0 upvotes
emircruz
By emircruz (May 9, 2012)

one word: lenses.

6 upvotes
filmlaw
By filmlaw (May 9, 2012)

So more lenses for EM-5 but ability to use Leica lenses on NEX-7. Eventually I will set aside the kit lens and go for the Leica lenses if I get the NEX 7, but not now. Thank you for the response.

0 upvotes
Red13
By Red13 (May 9, 2012)

In the main there isn't enough difference to worry about. If you like how one operates over the other go with that one. Sony may have the best senors but it has the a so-so processor. I've owned a 5n and borrowed a 7 so I know how easy it is to fool the processor. Operation is where the biggest difference will be.

0 upvotes
TANK_JONES
By TANK_JONES (May 9, 2012)

Hmm... last time i checked you can use some leica lenses with the micro 4/3 bodies as well.

5 upvotes
snake_b
By snake_b (May 9, 2012)

If you're willing to pay, the Zeiss 24 and 50 on the Sony will get the nod from me.

Focus peaking for the many high end manual lenses (not all are priced through the roof) is a huge plus.

IBIS in the Oly is a plus, certainly, but in the favor of the NEX7, one can run higher ISO levels for faster shutters. Not the same thing, but there are options.

0 upvotes
evshrug2
By evshrug2 (May 9, 2012)

µ4/3 can mount any lens with the right adapter. So that includes all the Leicas, as well as many other legacy lenses such as pancake primes from Pentax and Konica, and even tiny CCTV lenses. Adapters for µ4/3 are all over eBay, and guides are here in the micro 4/3 forum and across the web. I have an f1.8 40mm Konica Hexanon I've been using for great paid portraits over the years on my 4/3rds E-620, and just adapted it to fit on my new Pen E-PL1.

1 upvote
ChrisKramer1
By ChrisKramer1 (May 9, 2012)

If enlargement is important, then the NEX7, because it has a bigger sensor and higher resolution. You would need of course very good lenses to get the most out of it. In this respect, the manual focus assistance is very practical and widens your choice of lenses. However, you need to read the reviews carefully, because not all manual focus lenses work ideally with the NEX-7's sensor. However, you should have enough compatible Voigtländer and Zeiss to get on with.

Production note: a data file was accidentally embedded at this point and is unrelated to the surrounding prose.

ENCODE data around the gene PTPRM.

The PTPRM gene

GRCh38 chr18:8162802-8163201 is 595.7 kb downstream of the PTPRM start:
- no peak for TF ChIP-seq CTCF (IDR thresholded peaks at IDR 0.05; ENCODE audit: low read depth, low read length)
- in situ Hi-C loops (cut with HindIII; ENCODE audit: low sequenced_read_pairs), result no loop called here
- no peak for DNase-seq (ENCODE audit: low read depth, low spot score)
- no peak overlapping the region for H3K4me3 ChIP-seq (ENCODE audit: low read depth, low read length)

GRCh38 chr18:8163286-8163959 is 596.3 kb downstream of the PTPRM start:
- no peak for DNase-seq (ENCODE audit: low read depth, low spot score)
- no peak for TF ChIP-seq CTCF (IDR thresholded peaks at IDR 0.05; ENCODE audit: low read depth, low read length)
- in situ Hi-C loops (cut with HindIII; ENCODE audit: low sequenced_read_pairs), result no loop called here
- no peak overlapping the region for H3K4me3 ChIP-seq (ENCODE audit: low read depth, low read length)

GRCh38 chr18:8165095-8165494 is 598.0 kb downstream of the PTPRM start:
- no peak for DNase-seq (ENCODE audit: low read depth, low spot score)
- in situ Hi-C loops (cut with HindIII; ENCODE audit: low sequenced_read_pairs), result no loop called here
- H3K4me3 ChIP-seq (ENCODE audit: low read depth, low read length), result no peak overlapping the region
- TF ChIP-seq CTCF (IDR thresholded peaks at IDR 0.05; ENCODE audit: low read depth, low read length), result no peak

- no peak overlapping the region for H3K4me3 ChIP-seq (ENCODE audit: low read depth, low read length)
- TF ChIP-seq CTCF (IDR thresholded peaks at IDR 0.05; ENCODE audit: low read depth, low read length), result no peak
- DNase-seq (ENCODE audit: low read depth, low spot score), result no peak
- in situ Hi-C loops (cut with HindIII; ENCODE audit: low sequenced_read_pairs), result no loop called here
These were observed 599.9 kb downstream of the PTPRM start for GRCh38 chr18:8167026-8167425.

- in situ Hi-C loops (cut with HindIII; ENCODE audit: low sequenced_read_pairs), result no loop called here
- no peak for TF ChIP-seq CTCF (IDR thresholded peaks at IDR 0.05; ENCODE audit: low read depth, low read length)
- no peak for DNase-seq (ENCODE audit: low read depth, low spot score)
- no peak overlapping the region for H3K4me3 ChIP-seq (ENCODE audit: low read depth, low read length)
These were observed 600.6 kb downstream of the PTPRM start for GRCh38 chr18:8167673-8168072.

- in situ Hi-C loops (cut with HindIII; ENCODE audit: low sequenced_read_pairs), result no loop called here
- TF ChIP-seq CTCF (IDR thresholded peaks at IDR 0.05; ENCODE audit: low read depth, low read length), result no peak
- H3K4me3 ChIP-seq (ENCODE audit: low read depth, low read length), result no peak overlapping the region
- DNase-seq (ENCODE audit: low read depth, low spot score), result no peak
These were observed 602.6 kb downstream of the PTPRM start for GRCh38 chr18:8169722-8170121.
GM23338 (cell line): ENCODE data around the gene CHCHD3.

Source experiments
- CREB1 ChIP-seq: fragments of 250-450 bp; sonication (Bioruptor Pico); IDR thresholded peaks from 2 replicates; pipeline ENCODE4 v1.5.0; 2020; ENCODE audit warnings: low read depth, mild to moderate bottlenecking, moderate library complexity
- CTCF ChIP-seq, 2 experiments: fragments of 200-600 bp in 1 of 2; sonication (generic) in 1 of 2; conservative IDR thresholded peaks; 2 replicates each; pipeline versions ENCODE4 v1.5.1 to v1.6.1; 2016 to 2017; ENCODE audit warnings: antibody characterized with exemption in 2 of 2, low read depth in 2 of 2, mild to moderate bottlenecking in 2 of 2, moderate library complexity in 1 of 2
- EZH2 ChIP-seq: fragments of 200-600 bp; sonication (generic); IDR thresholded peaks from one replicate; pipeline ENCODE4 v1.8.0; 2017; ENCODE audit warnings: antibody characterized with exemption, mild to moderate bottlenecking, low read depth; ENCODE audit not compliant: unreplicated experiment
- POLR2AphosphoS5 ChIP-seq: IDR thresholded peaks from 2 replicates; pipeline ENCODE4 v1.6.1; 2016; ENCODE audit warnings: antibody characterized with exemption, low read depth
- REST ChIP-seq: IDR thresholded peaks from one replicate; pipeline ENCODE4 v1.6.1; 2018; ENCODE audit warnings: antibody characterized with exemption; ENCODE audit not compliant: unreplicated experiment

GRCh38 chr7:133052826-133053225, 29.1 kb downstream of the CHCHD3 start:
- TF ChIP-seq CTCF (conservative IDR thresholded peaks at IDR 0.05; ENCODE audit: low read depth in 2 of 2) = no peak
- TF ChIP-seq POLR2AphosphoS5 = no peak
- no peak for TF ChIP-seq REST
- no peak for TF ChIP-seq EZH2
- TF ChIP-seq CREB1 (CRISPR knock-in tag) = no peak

0 upvotes
Steven Rounds
By Steven Rounds (Jun 13, 2012)

Go for the E-M5...the IBIS allows for amazing video footage hand-held. I've been a professional video cameraman for 35 years, and Olympus's IBIS cannot be matched by any other camera, period. I just shot some long hand-held takes (3-4 minutes each) and my producer couldn't tell that I hadn't used a tripod, even though I was zooming into medium-telephoto shots up to 40mm (80mm equiv.). The supposed smaller-sensor deficit of the E-M5 compared to APS-C is negligible...the 5-axis IBIS of the E-M5 makes it superior to ANY other camera, regardless of sensor size (and that INCLUDES full-frame).

1 upvote
adiprcike
By adiprcike (Aug 16, 2012)

Yup, one word, lenses is truth.

0 upvotes
Ben Raven
By Ben Raven (May 8, 2012)

Hmmm, "Getting The Most Out Of The Olympus E-M5".

HOW ABOUT JUST BEING ABLE TO GET IT !!!!!!!!!!!!!!!!!!

Comment edited 2 times, last edit 3 minutes after posting
5 upvotes
Kit Laughlin
By Kit Laughlin (May 8, 2012)

Gentlemen: excellent work. Mine should arrive today... Thanks for making the effort to codify all this information.

0 upvotes
Louis_Dobson
By Louis_Dobson (May 8, 2012)

The link says "making auto ISO less warm". You mean Auto WB..

1 upvote
Richard Butler
By Richard Butler (May 9, 2012)

You might be right there. I've corrected it.

0 upvotes
DNG2
By DNG2 (May 8, 2012)

Very useful, This camera is sooo customizable (like many Oly's are). This guide on key functions is a nice help.

0 upvotes
ThePhilips
By ThePhilips (May 8, 2012)

DPR, it would be nice to have the article linked somewhere from the "Database" > "Olympus" > "Cameras" > "E-M5". (Same goes for other cameras/etc and camera-specific articles and overviews.)